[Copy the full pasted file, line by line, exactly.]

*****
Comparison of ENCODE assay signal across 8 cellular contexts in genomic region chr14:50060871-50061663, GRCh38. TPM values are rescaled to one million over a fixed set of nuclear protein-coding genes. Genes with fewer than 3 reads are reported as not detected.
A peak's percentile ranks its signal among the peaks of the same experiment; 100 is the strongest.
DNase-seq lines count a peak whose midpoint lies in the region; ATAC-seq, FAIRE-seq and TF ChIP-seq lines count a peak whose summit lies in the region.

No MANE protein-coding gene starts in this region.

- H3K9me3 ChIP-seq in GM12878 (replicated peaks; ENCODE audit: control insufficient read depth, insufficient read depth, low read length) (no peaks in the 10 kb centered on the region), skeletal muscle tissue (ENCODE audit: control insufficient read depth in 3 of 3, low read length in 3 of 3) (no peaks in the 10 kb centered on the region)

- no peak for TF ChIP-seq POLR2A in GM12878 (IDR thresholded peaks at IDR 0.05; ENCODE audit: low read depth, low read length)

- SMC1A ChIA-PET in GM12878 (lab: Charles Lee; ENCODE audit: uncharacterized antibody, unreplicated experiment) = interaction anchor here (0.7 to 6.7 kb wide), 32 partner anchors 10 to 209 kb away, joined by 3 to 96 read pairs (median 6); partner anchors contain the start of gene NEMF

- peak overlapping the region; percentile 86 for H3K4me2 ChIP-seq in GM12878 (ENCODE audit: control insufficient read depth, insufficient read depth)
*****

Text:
Comparison of ENCODE assay signal across 8 cellular contexts in genomic region chr14:50060871-50061663, GRCh38. TPM values are rescaled to one million over a fixed set of nuclear protein-coding genes. Genes with fewer than 3 reads are reported as not detected.
A peak's percentile ranks its signal among the peaks of the same experiment; 100 is the strongest.
DNase-seq lines count a peak whose midpoint lies in the region; ATAC-seq, FAIRE-seq and TF ChIP-seq lines count a peak whose summit lies in the region.

No MANE protein-coding gene starts in this region.

- H3K9me3 ChIP-seq in GM12878 (replicated peaks; ENCODE audit: control insufficient read depth, insufficient read depth, low read length) (no peaks in the 10 kb centered on the region), skeletal muscle tissue (ENCODE audit: control insufficient read depth in 3 of 3, low read length in 3 of 3) (no peaks in the 10 kb centered on the region)

- no peak for TF ChIP-seq POLR2A in GM12878 (IDR thresholded peaks at IDR 0.05; ENCODE audit: low read depth, low read length)

- SMC1A ChIA-PET in GM12878 (lab: Charles Lee; ENCODE audit: uncharacterized antibody, unreplicated experiment) = interaction anchor here (0.7 to 6.7 kb wide), 32 partner anchors 10 to 209 kb away, joined by 3 to 96 read pairs (median 6); partner anchors contain the start of gene NEMF

- peak overlapping the region; percentile 86 for H3K4me2 ChIP-seq in GM12878 (ENCODE audit: control insufficient read depth, insufficient read depth)